“Predator” in essence is a chase picture with much deadlier consequences, there are numerous reasons why the film works, first are the characters and the cast which are all perfect in these roles. The team works well and they clearly have an onscreen relationship that seem believable, even though there is some showboating every now and then. The action is exciting and realistic to a certain degree, there’s really nothing that’s too over-the-top here (aside form Arnold picking up the back-end of a truck), I suppose what I’m trying to say is that there’s nothing cartoonish about the violence. Where there are laughable parts to “Commando” (1985) there are none in “Predator.”

The film would not be what it is today without the tightly scripted and well direction sequences from action director extraordinaire John McTiernan, speaking of which what has happened to this guy of late? I guess the 80’s was his heyday. Of course there’s also the creature, a look developed by the great Stan Winston and one that’s stood the test of time. It really is one of the best creature designs out there.

“Predator” is an excellent example of how to make a decent action flick/chase film/sci-fi, it melds these properties well and the result is an exiting and memorable film that can be viewed on numerous occasions without it getting old or tired. The film really doesn’t age, it’s jungle exteriors and military costumes help in keeping the film ageless, if it were based in an urban environment (like the sequel was) it would be painfully obvious that was a product of the 80’s.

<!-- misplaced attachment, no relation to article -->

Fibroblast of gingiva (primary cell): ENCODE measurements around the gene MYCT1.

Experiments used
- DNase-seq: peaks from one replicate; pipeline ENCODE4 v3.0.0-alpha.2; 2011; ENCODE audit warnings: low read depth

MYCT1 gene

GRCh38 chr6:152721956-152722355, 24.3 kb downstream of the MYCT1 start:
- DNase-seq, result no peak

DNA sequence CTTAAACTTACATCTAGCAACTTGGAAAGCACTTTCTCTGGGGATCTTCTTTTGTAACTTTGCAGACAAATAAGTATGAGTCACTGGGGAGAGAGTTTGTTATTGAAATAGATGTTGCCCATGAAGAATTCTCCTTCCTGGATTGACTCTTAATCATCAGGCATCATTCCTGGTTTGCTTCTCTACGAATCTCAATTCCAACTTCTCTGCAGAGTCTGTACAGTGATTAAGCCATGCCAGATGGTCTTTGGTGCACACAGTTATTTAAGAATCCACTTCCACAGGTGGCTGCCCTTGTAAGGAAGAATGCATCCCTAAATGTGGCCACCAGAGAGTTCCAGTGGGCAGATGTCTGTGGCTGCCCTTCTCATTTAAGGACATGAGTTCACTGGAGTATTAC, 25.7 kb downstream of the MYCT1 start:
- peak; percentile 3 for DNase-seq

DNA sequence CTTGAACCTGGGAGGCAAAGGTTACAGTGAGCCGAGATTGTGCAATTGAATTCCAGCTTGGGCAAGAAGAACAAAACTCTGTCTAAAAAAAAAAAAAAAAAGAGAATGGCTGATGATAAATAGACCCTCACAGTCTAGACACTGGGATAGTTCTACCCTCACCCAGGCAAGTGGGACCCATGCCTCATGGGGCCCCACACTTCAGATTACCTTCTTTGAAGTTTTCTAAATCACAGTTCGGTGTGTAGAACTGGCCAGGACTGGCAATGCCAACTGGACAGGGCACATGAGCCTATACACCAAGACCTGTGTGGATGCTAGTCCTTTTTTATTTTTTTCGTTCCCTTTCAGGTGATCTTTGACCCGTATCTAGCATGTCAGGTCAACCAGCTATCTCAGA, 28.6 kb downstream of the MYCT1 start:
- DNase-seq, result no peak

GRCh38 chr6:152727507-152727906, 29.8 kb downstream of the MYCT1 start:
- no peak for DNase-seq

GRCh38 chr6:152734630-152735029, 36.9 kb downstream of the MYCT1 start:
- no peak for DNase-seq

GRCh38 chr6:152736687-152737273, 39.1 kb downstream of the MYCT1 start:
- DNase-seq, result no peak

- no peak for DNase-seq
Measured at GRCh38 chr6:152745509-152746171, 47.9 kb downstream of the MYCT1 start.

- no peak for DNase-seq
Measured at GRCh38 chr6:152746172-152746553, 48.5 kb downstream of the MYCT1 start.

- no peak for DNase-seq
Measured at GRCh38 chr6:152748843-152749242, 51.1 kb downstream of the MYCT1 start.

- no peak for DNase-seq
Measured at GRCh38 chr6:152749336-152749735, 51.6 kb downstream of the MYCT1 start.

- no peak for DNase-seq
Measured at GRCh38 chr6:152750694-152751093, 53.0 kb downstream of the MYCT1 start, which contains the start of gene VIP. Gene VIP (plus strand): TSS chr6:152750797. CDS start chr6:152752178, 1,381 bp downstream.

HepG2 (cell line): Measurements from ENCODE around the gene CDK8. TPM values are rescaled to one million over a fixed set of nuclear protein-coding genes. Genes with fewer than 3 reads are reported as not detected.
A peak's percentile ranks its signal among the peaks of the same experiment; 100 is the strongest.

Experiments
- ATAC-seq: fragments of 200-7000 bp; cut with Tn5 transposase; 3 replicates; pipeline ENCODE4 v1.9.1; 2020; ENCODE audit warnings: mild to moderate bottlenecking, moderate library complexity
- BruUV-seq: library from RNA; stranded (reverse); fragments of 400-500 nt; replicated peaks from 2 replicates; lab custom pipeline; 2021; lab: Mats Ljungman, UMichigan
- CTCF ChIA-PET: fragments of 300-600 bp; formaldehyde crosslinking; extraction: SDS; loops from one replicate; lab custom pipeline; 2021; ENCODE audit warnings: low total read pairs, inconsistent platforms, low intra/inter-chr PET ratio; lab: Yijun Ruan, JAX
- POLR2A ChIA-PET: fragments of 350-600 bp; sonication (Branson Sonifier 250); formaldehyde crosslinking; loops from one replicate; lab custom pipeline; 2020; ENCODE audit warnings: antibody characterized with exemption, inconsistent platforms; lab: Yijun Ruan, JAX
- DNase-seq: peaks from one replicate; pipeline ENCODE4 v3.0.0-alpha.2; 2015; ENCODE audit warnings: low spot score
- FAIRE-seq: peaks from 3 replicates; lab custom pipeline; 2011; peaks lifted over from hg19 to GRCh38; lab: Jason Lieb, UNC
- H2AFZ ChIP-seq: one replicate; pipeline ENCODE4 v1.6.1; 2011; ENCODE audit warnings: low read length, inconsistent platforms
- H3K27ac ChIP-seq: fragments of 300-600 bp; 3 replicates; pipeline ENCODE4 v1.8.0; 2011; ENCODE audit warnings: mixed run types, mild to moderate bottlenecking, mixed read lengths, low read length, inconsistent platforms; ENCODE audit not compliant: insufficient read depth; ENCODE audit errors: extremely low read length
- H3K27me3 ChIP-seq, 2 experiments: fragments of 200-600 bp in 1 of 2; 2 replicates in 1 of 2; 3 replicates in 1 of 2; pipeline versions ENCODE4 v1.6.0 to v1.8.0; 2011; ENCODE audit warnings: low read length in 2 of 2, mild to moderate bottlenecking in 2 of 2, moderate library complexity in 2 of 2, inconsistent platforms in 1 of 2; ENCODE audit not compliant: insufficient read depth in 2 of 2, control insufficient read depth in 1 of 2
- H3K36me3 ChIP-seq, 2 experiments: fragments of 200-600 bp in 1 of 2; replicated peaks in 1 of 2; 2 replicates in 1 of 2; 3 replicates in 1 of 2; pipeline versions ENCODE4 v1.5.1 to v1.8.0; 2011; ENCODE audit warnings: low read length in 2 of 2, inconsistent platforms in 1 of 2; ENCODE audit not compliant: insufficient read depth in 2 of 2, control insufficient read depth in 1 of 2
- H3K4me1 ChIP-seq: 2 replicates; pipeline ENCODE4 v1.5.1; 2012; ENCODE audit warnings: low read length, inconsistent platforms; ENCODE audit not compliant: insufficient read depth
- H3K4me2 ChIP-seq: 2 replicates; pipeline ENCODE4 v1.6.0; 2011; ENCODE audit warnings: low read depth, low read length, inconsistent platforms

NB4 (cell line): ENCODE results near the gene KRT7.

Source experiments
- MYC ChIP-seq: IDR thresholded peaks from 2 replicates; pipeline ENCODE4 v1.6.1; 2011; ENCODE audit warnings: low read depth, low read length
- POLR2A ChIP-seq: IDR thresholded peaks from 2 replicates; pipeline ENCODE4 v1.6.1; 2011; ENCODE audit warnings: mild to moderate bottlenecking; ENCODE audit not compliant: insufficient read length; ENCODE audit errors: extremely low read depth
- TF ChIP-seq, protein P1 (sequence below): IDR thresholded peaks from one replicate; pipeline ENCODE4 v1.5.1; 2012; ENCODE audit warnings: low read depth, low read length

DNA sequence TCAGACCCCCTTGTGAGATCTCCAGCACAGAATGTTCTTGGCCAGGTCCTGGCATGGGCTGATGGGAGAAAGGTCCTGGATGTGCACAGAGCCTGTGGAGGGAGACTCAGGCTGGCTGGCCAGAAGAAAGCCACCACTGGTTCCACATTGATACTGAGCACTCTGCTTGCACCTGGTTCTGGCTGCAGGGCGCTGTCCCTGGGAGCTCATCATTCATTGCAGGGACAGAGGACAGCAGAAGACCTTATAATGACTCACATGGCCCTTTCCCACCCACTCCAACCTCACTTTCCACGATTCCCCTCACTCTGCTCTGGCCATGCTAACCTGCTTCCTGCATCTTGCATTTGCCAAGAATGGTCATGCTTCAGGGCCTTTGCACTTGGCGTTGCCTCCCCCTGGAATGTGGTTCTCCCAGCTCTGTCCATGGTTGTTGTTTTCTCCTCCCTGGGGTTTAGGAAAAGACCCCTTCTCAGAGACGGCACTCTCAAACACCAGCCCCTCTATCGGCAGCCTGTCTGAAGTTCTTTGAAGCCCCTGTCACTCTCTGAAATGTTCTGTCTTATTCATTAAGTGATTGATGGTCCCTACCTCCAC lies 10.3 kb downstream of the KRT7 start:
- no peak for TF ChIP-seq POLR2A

Video

Presented in the film's original theatrical ratio of 1.85:1 this high-definition transfer is presented in 1080p 24/fps and has been created using MPEG-2 compression. Over the years there have been several DVD releases of this film and none of them have had particularly excellent transfers, this Blu-ray disc is only a fraction better, but not good enough. The film is shot in a dim and dark environment, the jungle is dense and the lighting was created to reflect this. As a result the film has a lot of noise amid the dark areas. Grain is also prominent which has more to do with the film stock of the 80's than the transfer itself so in this regard the transfer is blameless. I also noticed some dirt, primarily in the opening sequence but some dirt popped up at times during the course of the film. The image's sharpness is not consistent, but the at least the colors appear solid, skin tones are perfect as well. I hope that one day Fox can recover the original elements and do a full restoration and clean-up, as this is a film that really deserves a special Blu-ray release with all the bells and whistles.